Three questions for Reid Thompson

Reid Thompson, M.D., Ph.D., is assistant professor of radiation medicine, with a joint appointment in computational biology, OHSU School of Medicine, and a staff physician, VA Portland Health Care System

September 26, 2016

Reid Thompson, M.D., Ph.D.

What's been the most interesting development in your area in the last two years?

The whole notion of precision medicine has been gaining significant traction in recent years. While we have increasingly incorporated evidence-based algorithms into clinical care, the wealth and proliferation of molecularly-targeted agents, particularly in the field of oncology, has been astounding. At the same time, our capacity to obtain detailed genomic and other large-scale molecular data has grown by exponential proportion as sequencing technologies have undergone a generational leap. Moreover, we have entered an increasingly data-centric era with electronic health information feeding into databases from all directions and devices.

It is at the nexus of these transformative currents that President Obama announced the launch of the Precision Medicine Initiative in his 2015 State of the Union address. The initiative itself prescribes concrete federal-level steps to facilitate research efforts; however, its biggest significance perhaps is in emphasizing the exciting and profound potential to revolutionize how we improve health and treat disease. Corresponding efforts such as the Veterans Administration's "Million Veteran Program" (MVP) to sequence 1 million genomes are well underway. In fact, the VA just announced over 500,000 patients accrued to the MVP, already making it the largest such biobank in existence and a potential treasure trove for future exploration.

What projects are you currently working on and are there opportunities for fellow faculty to participate?

The prevailing success and emphasis of precision medicine approaches in oncology to-date has been targeting actionable cancer-specific mutations (a recent example of this approach is the NCI-MATCH trial). However, it is increasingly clear that tolerability of and resistance to cancer therapy may also be a function of host physiology, environment and genetics. In brief, cancer cannot and should not be considered in isolation from the patients it affects. My over-arching research emphasis therefore is to investigate biomarkers of treatment-related toxicity and host-specific modifiers of efficacy.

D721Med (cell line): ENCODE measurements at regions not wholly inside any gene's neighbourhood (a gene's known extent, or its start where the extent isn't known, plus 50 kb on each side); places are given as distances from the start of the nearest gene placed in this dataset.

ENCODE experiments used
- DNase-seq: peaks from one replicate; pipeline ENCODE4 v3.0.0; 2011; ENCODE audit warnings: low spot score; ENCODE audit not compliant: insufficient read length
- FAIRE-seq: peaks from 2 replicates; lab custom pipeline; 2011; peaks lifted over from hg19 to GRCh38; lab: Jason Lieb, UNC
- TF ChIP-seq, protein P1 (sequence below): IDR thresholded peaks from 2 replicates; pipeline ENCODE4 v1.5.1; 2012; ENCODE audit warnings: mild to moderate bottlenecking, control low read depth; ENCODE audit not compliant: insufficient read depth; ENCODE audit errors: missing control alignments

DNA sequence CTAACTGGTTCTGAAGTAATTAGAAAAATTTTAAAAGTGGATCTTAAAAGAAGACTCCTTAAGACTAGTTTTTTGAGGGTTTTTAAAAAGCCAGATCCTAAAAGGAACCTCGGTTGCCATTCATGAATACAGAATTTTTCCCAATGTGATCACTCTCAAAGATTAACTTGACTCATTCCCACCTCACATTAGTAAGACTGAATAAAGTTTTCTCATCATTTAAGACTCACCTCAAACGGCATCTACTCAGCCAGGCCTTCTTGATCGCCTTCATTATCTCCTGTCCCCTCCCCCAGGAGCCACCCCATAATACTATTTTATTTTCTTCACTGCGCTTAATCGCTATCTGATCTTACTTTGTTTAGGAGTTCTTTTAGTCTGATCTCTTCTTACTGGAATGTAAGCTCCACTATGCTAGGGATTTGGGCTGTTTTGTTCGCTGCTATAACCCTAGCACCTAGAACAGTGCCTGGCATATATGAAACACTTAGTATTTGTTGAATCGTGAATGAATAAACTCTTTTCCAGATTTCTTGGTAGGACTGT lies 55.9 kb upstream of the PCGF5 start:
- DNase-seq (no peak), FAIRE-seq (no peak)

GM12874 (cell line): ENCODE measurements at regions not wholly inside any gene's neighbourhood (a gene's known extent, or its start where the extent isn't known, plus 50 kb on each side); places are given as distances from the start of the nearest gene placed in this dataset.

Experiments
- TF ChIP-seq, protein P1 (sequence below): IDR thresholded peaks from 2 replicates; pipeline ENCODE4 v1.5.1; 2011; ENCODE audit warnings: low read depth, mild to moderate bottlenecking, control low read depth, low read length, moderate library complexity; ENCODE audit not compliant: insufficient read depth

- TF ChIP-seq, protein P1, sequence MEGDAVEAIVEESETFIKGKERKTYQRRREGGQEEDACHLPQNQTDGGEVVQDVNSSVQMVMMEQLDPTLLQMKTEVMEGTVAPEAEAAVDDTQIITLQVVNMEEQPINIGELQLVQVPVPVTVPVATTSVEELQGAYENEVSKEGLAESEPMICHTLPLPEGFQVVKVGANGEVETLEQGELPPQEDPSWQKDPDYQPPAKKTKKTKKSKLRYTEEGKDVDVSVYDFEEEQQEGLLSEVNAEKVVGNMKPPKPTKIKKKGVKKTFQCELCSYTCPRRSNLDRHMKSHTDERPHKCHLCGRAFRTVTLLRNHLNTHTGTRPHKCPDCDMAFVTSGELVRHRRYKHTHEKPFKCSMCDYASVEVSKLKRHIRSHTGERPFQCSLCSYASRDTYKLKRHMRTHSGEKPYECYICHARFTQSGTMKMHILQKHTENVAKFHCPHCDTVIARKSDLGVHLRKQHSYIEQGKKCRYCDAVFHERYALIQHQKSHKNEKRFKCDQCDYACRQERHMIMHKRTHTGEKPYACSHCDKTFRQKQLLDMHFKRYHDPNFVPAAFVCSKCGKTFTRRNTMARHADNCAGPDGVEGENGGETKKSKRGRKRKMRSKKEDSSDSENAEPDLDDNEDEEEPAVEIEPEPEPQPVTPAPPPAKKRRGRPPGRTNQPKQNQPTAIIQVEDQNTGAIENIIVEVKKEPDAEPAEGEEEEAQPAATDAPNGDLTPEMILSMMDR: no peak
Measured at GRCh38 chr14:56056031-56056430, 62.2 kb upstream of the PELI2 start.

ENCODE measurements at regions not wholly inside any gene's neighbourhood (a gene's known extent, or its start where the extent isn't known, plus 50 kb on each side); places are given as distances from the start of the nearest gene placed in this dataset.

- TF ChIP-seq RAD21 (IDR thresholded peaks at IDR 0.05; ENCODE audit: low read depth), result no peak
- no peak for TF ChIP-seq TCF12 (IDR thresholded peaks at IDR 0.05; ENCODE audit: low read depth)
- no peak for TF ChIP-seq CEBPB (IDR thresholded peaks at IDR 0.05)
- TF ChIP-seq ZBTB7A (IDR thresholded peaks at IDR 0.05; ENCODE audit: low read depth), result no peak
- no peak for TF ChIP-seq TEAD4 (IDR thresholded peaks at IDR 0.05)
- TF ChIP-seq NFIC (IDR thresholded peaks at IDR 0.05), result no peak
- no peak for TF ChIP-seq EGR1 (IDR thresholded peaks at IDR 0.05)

At present, I am investigating potential genomic predictors of immunotherapy responsiveness in patients with melanoma and other cancers. I am also interested in exploring genetic modifiers of the side effects of other cancer therapies (e.g. radiotherapy), and will be working under the auspices of the computational biology program on multiple omics-related projects.

I am always eager to explore opportunities for collaboration, and in particular am looking to work with other faculty who would leverage the MVP over the coming years.

A hypothetical: if you could have one tool that would solve a seemingly impenetrable problem in your work, what would it do? You have unlimited resources to design this tool, so think big.

Imagine an electronic health record system that not only facilitates patient care, but could provide you with the latest evidence tailored to the patient sitting right in front of you. Imagine that the patient's own genome could inform whether you would prescribe drug A or drug B, whether you might avoid a treatment entirely due to excess individualized risk, whether you might tell someone to get that scan every three months instead of annually. This truly is the heart and the dream of precision medicine, but it is and will remain unachievable without us being able to integrate our point-of-care observations and data with robust and deep learning.

I see the current structure of our electronic health record systems as perhaps the biggest obstacle to research and to the implementation of a rapid learning health system that could integrate point-of-care clinical decision support. Thinking "big" here, I would completely replace existent platforms with a new paradigm to capture structured patient information and facilitate templated observations. Data would flow seamlessly behind the scenes and constantly add to our aggregate knowledge. This new ecosystem would enable patients and their providers to interact with personalized health data (e.g. imaging, genomics, mobile health streams, biomarker levels) and the latest scientific evidence on an unprecedented level, all with the click of a button or two.

This dream probably sounds crazy, but it may surprise you to learn that we have the technology and the know-how to make this happen – today! What we lack is the audacity and the resources to actually pave a new way.

About Three Questions
This Q&A series features OHSU School of Medicine faculty members and leaders talking about their work with the goal of getting to know them and different areas across the school. View more.